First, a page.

The Agni Purana

by N. Gangadharan | 1954 | 360,691 words | ISBN-10: 8120803590 | ISBN-13: 9788120803596

This page describes Metres having similar characteristics in all the four quarters (samavritta) which is chapter 334 of the English translation of the Agni Purana, one of the eighteen major puranas dealing with all topics concerning ancient Indian culture, tradition and sciences. Containing roughly 15,000 Sanskrit metrical verses, subjects contained in the Agni-Purana include cosmology, philosophy, architecture, iconography, economics, diplomacy, pilgrimage guides, ancient geography, gemology, ayurveda, etc.

Chapter 334 - Metres having similar characteristics in all the four quarters (samavṛtta)

[Note: This corresponds to Piṅgala chapters VI, VII and VIII, Sūtras 1-19]

Fire-god said:

I. Yati (caesura) is said to be the break or pause (at the end of a quarter). (The metre) Tanumadhyā (has) ta and ya (in a quarter). Kumāralalitā[1] has ja, two sas and ga (in a quarter) (the pause occurring at the end of every three and four syllables). Citrapadā is known to have two bhas and two gas (in a quarter).

2. Vidyunmālā has two mas and two gas (in a quarter}. (The pause occurs after every four syllables.) Māṇavakakrīḍitaka would be had with pha, ta, la and ga. (The pause occurs after every four syllables.) Halamukhī has ra, na and sa (in a quarter). (The pause occurs after three and six syllables.)

3. Bhujaṅgaśiśusuta has two nas and ma (in a quarter). (The pause occurs after seventh and second syllables.) Haṃsaruta[2] consists of ma, na and two gas (in a quarter). Śuddhavirāṭ has ma, sa, ja and ga in every quarter. (The pause occurs at the end of a quarter.)

4. Paṇava has ma, na, ya and ga (in every quarter). (The pause occurs after every five syllables.) Mayūrasāriṇī has ra, ja, ra and ga (in every quarter). (The pause occurs at the end of a quarter.) Mattā has ma, bha, sa and ga (in a quarter). (The pause occurs after fourth and sixth syllables.) Upasthitā[3] has ta, ja, ja and ga (in a quarter). (The pause occurs after every second and eighth syllables.)

5. Rukmavatī has bha, ma, sa and ga (in a quarter). (The pause occurs at the end of a quarter.) Indravajrā has two tas, ja and two gas (in a quarter). (The pause comes at the end of a quarter.) Upendravajrā consists of ja, ta, ja and two gas. (The pause occurs at the end of a quarter.) Mixed varieties are formed by (Indravajrā and Upendravajrā) coming alternatively at the beginning and end.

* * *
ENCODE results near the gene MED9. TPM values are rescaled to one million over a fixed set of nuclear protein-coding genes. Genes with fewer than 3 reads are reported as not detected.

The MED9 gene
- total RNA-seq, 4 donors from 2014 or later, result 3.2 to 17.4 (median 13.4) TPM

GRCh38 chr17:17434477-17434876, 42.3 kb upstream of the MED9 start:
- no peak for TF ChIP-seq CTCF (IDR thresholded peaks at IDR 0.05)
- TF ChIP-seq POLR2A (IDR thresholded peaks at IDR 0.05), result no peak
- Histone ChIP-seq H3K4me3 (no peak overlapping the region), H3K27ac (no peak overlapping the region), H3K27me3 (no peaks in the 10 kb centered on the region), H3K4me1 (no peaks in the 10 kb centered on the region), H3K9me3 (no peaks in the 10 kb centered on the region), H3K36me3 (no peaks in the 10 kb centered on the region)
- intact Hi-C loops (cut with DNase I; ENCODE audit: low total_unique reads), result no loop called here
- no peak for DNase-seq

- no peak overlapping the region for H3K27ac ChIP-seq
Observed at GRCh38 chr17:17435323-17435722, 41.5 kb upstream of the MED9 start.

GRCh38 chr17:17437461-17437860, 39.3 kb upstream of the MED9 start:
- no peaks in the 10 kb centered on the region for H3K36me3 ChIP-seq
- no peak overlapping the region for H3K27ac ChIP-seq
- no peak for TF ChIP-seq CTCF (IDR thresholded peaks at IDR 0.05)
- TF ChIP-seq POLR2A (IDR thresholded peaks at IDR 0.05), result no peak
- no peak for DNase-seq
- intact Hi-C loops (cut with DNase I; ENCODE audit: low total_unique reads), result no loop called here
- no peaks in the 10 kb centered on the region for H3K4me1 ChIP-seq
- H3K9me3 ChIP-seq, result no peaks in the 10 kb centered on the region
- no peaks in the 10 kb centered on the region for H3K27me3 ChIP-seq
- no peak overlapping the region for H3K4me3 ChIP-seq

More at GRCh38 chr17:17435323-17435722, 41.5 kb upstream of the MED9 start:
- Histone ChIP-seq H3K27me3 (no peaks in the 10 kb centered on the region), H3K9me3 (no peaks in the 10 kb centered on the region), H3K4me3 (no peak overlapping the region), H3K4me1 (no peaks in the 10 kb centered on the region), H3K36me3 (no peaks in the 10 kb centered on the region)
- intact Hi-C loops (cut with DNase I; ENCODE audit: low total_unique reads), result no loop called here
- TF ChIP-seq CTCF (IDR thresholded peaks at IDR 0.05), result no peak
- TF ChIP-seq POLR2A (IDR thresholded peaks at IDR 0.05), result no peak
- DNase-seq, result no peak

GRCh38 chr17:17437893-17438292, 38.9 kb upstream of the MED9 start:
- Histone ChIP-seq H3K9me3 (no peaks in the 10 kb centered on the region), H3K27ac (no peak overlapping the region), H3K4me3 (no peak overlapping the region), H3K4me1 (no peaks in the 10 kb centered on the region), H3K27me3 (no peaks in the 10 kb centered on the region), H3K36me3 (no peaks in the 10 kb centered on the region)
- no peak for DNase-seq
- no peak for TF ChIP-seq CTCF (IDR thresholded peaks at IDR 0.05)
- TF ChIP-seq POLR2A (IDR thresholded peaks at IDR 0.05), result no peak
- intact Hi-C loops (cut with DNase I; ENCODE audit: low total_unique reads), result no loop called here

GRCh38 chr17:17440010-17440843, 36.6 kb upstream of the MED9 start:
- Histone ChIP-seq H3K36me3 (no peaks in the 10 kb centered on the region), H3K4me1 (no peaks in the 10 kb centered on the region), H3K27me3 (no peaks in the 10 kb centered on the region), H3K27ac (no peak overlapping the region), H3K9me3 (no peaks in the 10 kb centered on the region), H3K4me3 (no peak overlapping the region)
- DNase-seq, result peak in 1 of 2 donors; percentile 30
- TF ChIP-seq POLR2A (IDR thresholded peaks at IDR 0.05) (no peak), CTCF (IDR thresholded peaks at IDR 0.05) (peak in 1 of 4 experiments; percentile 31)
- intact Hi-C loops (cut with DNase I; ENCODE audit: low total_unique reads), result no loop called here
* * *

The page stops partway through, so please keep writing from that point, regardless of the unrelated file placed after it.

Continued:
6-7. Dodhaka has three bhas and two gas. Śālinī consists of ma, ta, ta and two gas. The pause occurs after every four and seven syllables. Vātormī consists of ma, bha, ta and two gas. (The pause occurs after) every fourth and seventh syllables. Bhramaravilasitā has ma, bha, na, la and ga. (The pause occurs) after fourth and seventh syllables. Rathoddhatā has ra, na, ra, la and ga.

8. Svāgatā has ra, na, bha and two gas. Vṛntā has two nas, sa and two gas. Śyenī consists of ra, ja, ra, la and ga. Ramyā[4] has ja, ra, ja and two gas.

9. (The metres belonging to) the Jagatī[5] (class are now described). Vaṃśasthā consists of ja, ta, ja, and ra. Indravaṃśā has two tas, ja and ra. Toṭaka is said to have four sas.

10-11. Drutavilambita would be with na, bha, bha, and ra. Puṭa has two nas, ma and ya. (The pause occurs after) the eighth and fourth syllables. Jaloddhatagati consists of ja, sa, ja and sa. (The pause occurs) after every sixth syllable. (The metre) Tata is said to have two nas, ma and ra. Kusumavicitra has na, ya, na and ya. Cañcalākṣikā[6] would have na, na, ra and ra.

12. Bhujaṅgaprayāta has four ya (gaṇas). Sragviṇī has four ra (gaṇas). Pramitākṣarā has sa, ja and two sas. Kāntotpīḍā has bha, ma, sa and ma.

13. Vaiśvadevī consists of two mas and two yas. (The pause occurs after the fifth and seventh[7] syllables.) Navamālinī consists of na, ja, bha and ya in each quarter. The Atijagatī (metres) are described now.

14. Praharṣiṇī[8] has ma, na, ja, ra and ga. The pause is after the third and tenth (syllables). Rucirā has ja, bha, sa, ja and ga. It has pause after the fourth and ninth (syllables).